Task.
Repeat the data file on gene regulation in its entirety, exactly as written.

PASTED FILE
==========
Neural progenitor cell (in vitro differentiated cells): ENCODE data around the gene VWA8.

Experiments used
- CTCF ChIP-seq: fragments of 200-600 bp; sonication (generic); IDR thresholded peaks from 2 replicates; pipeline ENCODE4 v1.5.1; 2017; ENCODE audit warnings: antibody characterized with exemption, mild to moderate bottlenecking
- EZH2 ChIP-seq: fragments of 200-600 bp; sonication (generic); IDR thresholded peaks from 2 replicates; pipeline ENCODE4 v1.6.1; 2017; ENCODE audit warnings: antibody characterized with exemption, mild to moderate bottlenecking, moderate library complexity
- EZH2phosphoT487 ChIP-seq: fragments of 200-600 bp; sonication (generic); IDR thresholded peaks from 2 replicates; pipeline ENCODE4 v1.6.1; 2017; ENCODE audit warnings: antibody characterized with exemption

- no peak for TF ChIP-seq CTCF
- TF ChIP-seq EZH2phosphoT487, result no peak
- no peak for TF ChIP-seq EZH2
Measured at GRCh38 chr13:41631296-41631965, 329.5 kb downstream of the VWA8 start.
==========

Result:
Neural progenitor cell (in vitro differentiated cells): ENCODE data around the gene VWA8.

Experiments used
- CTCF ChIP-seq: fragments of 200-600 bp; sonication (generic); IDR thresholded peaks from 2 replicates; pipeline ENCODE4 v1.5.1; 2017; ENCODE audit warnings: antibody characterized with exemption, mild to moderate bottlenecking
- EZH2 ChIP-seq: fragments of 200-600 bp; sonication (generic); IDR thresholded peaks from 2 replicates; pipeline ENCODE4 v1.6.1; 2017; ENCODE audit warnings: antibody characterized with exemption, mild to moderate bottlenecking, moderate library complexity
- EZH2phosphoT487 ChIP-seq: fragments of 200-600 bp; sonication (generic); IDR thresholded peaks from 2 replicates; pipeline ENCODE4 v1.6.1; 2017; ENCODE audit warnings: antibody characterized with exemption

- no peak for TF ChIP-seq CTCF
- TF ChIP-seq EZH2phosphoT487, result no peak
- no peak for TF ChIP-seq EZH2
Measured at GRCh38 chr13:41631296-41631965, 329.5 kb downstream of the VWA8 start.